Wednesday, June 9, 2010

The busker chronicles

I apologize for my lack of effort on this blog.
Far too many other concerns have clouded my thoughts.
Yes, is one all pervasive aspect... housing uncertainties, and some good diversions like trying to get a new band off the ground.
I'm currently in the process of moving out the place where I've resided for the last 8 years. Of course no one has it very easy in this day and age. Economic adversity has hit every corner of the globe. And none of us are immune.
I've had to get by on my unemployment pay... and gone back to my old avocation -busking. I'm sure many musicians occasionally fantasize traveling to europe and busking in the different cities for the adventure of it.
And I've done my fare share of that ...but it's a very different adventure when you've kids to feed.
I can't complain too much.
Busking has helped my guitar playing skills quite a bit.
I've played in alot of bands... but it's more of a challenge to set yourself out there in the thoroughfare with just a guitar.
I've been wanting to keep it interesting. To find that balance between exploring and mastering those songs that have influenced me, finding rare songs (something unexpected for the public to stumble upon) and to entertain without ending up feeling like a complete musical whore just another hack with a tin cup and a tin ear.
I try to offer interesting renditions ...but sometimes you find yourself standing out there, singing yourself hoarse to the indifference of passers by.
Oddly enough I used to go busking the day before important band gigs for that express purpose... just to overcome any impending stage sickness. To have people pass by while I sing and play my that the following night I could jump on stage with nothing but attitude.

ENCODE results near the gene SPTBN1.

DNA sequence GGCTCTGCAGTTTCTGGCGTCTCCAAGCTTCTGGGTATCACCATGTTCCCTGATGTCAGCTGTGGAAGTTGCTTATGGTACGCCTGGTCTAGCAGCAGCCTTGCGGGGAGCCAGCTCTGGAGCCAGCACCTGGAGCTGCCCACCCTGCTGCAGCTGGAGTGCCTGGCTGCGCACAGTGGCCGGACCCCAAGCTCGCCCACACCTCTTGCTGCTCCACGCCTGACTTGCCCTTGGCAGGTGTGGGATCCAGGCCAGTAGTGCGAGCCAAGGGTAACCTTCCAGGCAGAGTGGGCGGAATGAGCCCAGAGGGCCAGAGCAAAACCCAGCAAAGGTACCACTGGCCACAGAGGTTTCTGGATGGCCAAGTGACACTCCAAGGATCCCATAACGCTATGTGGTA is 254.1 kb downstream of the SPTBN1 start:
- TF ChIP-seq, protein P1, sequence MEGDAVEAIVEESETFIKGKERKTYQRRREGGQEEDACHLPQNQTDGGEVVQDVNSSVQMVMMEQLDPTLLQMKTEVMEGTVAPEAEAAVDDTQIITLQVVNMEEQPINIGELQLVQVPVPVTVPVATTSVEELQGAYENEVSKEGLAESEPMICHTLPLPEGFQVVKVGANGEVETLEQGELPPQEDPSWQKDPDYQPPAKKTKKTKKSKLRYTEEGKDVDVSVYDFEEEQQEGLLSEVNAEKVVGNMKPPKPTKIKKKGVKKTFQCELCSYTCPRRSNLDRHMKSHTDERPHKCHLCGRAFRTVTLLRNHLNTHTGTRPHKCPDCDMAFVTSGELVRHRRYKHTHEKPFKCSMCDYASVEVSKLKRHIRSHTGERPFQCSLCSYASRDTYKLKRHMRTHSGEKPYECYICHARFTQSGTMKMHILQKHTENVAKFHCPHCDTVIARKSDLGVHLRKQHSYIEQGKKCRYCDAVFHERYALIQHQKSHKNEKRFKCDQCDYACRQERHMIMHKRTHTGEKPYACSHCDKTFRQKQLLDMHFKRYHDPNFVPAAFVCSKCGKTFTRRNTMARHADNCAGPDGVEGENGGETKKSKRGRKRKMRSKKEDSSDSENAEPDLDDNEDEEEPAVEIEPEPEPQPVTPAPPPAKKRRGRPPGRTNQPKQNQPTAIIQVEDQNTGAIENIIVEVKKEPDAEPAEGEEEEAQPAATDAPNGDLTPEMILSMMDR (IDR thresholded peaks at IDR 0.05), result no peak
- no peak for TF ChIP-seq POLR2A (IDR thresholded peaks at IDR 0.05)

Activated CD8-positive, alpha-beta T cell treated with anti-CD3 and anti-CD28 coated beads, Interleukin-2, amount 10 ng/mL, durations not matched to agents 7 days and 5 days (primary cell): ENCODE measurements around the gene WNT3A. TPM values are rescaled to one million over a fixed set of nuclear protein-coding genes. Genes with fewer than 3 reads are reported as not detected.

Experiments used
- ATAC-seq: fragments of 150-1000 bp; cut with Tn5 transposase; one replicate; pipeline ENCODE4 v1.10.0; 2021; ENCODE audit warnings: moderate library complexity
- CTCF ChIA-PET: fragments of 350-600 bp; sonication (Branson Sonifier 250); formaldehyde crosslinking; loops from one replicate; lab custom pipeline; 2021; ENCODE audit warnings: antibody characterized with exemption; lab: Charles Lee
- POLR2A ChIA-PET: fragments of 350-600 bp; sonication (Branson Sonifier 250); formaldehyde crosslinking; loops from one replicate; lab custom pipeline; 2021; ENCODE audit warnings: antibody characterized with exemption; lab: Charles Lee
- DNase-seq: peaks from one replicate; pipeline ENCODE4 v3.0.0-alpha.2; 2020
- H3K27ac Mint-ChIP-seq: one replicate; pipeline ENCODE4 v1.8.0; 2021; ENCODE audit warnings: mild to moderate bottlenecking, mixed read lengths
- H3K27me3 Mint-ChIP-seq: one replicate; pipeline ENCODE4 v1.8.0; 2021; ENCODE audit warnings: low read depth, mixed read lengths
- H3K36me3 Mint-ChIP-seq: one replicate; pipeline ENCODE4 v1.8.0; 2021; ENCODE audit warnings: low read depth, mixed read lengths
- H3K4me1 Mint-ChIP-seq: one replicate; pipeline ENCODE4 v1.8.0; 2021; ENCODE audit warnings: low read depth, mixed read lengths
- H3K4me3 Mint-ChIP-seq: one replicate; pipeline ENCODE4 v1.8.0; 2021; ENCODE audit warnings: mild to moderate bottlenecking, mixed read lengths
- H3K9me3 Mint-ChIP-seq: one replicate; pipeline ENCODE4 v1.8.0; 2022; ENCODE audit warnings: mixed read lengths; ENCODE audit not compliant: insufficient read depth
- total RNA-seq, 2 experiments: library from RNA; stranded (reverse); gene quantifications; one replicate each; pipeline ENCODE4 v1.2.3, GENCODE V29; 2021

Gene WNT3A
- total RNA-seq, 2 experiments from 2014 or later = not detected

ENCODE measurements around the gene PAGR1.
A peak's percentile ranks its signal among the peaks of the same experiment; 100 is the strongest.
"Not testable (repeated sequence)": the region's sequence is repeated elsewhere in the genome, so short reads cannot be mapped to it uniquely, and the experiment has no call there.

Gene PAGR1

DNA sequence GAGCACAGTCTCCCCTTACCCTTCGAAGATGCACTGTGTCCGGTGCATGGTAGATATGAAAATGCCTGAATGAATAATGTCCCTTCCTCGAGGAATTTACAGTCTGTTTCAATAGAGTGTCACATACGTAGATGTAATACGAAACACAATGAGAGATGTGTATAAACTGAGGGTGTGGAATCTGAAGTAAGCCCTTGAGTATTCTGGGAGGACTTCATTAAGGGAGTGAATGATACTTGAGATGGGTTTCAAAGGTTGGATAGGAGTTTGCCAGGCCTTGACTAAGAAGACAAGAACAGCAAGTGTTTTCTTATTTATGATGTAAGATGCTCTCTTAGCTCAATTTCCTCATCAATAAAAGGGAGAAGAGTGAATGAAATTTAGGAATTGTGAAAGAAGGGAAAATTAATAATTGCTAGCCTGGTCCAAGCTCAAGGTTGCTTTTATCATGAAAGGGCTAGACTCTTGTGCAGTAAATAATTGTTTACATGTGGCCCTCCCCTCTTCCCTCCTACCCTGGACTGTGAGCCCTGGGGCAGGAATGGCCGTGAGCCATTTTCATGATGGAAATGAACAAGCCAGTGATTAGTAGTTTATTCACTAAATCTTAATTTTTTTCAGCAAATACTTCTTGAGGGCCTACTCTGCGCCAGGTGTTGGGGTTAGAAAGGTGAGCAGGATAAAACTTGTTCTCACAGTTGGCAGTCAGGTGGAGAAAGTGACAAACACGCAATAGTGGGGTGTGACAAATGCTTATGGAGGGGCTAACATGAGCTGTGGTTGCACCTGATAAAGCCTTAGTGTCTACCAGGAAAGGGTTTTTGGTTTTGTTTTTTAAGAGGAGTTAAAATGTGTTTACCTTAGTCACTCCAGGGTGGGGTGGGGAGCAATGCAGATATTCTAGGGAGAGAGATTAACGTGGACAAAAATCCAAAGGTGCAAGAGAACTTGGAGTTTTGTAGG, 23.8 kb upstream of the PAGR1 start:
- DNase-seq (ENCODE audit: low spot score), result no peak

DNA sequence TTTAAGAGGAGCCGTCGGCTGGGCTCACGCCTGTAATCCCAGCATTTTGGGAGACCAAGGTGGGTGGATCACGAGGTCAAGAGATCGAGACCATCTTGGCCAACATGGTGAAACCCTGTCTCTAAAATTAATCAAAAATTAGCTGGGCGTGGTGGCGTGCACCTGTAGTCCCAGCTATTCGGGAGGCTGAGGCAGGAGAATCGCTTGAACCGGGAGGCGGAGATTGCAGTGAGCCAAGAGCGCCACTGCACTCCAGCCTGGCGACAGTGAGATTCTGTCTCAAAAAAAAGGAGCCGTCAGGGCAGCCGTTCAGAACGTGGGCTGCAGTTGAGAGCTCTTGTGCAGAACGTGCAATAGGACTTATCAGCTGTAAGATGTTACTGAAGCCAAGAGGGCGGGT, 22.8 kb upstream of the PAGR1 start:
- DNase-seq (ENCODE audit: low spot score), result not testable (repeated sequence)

But here and now... the punters' lack of reaction has a different effect.
In those moments I'm thinking...'Oh come on, I wasn't that bad!'
Well, it depends on the day really.
And usually at that moment I decide 'fuck it!' and choose to just play my guitar...just let myself jam a bit.
I'll drift into something bluesy... maybe in the tradition of ala Johnny Winter, Peter Green, Jonathan Richman.... or maybe tryout a more gothic style of guitar playing.
And it's at that instance of completely losing myself into my guitar that people surprize me by responding and rushing in with cash. Right at the moment when I don't even care about the money anymore or even want to be distracted from my jam.

For that reason I probably suck at being an entertainer as such.
Seems like I always put other considerations before just trying to satisfy assumptions of what the crowd is there for. That either exploring musical ideas, or artistic or political statements seems always be my first inclination.... to varying effect.
My current band effort though has forced me to learn a more conciliatory approach in that regard. I have a large repetoire of songs I've written for the last 28 years. But for this band (where I'm twice the age of my fellow bandmates)I decided to avoid wallowing in my own idiosyncracies by leaving it all to consensus... the end result is a departure from my own niche of post punk era stylings.
And the people of this day and age care nothing of loyalties or prejudices of that bygone period. Anyone of the punk scene eschewed anything from the hippy period. These days people here see it all as a musical lineage... even if they give you blank stares when you mention bands like The Fall, Gang of Four, WIRE, The Damned, Suicide or other pioneers like MC5, Blue Cheer... and yet they know of Slim Harpo or John Lee Hooker or memorized all the songs of The Pixies or Creedance Clearwater Revival.
While it may seem frustrating when trying to create a sense of atmosphere by offering something rare in one manner; -it's liberating in realizing those other traditions can be drawn upon and interwoven to create something new.
Even back in the day I never remained within the confines of one scene.
I loved it all.
I had good, loyal friends in the hardcore punk scene. Yet quite surreptiously played in synth bands, and went to new wave clubs, ska gigs, goth gigs, artpunk shows and reggae parties. One thing I learned from The Clash...who fearlessly ventured out from the strict confines of the anglocentric punk scene... that there is so many more musics to enjoy, to engage in and to allow one's world to widen by.

And now I explore those different traditions, in my own way.
I take them out on the street with me.
Just a guy with a guitar.